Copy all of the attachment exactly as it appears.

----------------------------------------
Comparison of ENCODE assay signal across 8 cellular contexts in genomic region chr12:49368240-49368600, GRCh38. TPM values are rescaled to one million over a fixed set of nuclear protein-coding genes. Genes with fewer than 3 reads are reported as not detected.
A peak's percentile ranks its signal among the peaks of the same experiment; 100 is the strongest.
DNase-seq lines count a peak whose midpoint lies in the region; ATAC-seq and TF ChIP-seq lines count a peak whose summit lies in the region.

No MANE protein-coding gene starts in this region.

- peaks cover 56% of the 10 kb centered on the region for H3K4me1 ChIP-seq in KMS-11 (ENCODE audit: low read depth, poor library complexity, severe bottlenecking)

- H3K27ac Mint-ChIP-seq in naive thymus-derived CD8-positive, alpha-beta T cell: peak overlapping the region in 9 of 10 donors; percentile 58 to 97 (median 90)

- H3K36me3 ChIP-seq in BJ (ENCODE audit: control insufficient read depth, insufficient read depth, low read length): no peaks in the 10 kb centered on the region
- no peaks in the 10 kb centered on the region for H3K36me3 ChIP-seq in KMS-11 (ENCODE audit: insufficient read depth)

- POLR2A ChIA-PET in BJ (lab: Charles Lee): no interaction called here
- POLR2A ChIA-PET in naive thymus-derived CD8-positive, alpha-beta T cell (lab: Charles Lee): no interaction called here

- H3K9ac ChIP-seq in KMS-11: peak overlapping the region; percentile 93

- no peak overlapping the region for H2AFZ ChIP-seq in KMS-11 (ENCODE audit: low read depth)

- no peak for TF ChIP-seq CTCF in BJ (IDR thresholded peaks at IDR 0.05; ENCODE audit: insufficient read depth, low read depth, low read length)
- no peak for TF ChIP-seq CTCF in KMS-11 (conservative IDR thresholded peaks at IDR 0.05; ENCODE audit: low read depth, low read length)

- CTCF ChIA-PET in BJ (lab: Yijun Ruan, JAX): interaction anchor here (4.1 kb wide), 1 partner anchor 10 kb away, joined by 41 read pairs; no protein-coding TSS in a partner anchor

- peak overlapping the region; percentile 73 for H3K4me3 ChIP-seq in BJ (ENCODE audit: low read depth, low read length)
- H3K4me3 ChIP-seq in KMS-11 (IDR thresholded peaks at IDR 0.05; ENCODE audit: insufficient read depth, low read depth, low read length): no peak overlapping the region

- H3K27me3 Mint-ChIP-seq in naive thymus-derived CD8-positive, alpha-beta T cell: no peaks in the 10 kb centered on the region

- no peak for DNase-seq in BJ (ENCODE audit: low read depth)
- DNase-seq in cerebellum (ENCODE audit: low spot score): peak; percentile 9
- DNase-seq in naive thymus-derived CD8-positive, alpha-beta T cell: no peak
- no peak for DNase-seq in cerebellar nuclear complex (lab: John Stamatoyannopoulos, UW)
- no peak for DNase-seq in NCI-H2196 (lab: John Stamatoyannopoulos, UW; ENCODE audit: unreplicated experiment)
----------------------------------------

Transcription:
Comparison of ENCODE assay signal across 8 cellular contexts in genomic region chr12:49368240-49368600, GRCh38. TPM values are rescaled to one million over a fixed set of nuclear protein-coding genes. Genes with fewer than 3 reads are reported as not detected.
A peak's percentile ranks its signal among the peaks of the same experiment; 100 is the strongest.
DNase-seq lines count a peak whose midpoint lies in the region; ATAC-seq and TF ChIP-seq lines count a peak whose summit lies in the region.

No MANE protein-coding gene starts in this region.

- peaks cover 56% of the 10 kb centered on the region for H3K4me1 ChIP-seq in KMS-11 (ENCODE audit: low read depth, poor library complexity, severe bottlenecking)

- H3K27ac Mint-ChIP-seq in naive thymus-derived CD8-positive, alpha-beta T cell: peak overlapping the region in 9 of 10 donors; percentile 58 to 97 (median 90)

- H3K36me3 ChIP-seq in BJ (ENCODE audit: control insufficient read depth, insufficient read depth, low read length): no peaks in the 10 kb centered on the region
- no peaks in the 10 kb centered on the region for H3K36me3 ChIP-seq in KMS-11 (ENCODE audit: insufficient read depth)

- POLR2A ChIA-PET in BJ (lab: Charles Lee): no interaction called here
- POLR2A ChIA-PET in naive thymus-derived CD8-positive, alpha-beta T cell (lab: Charles Lee): no interaction called here

- H3K9ac ChIP-seq in KMS-11: peak overlapping the region; percentile 93

- no peak overlapping the region for H2AFZ ChIP-seq in KMS-11 (ENCODE audit: low read depth)

- no peak for TF ChIP-seq CTCF in BJ (IDR thresholded peaks at IDR 0.05; ENCODE audit: insufficient read depth, low read depth, low read length)
- no peak for TF ChIP-seq CTCF in KMS-11 (conservative IDR thresholded peaks at IDR 0.05; ENCODE audit: low read depth, low read length)

- CTCF ChIA-PET in BJ (lab: Yijun Ruan, JAX): interaction anchor here (4.1 kb wide), 1 partner anchor 10 kb away, joined by 41 read pairs; no protein-coding TSS in a partner anchor

- peak overlapping the region; percentile 73 for H3K4me3 ChIP-seq in BJ (ENCODE audit: low read depth, low read length)
- H3K4me3 ChIP-seq in KMS-11 (IDR thresholded peaks at IDR 0.05; ENCODE audit: insufficient read depth, low read depth, low read length): no peak overlapping the region

- H3K27me3 Mint-ChIP-seq in naive thymus-derived CD8-positive, alpha-beta T cell: no peaks in the 10 kb centered on the region

- no peak for DNase-seq in BJ (ENCODE audit: low read depth)
- DNase-seq in cerebellum (ENCODE audit: low spot score): peak; percentile 9
- DNase-seq in naive thymus-derived CD8-positive, alpha-beta T cell: no peak
- no peak for DNase-seq in cerebellar nuclear complex (lab: John Stamatoyannopoulos, UW)
- no peak for DNase-seq in NCI-H2196 (lab: John Stamatoyannopoulos, UW; ENCODE audit: unreplicated experiment)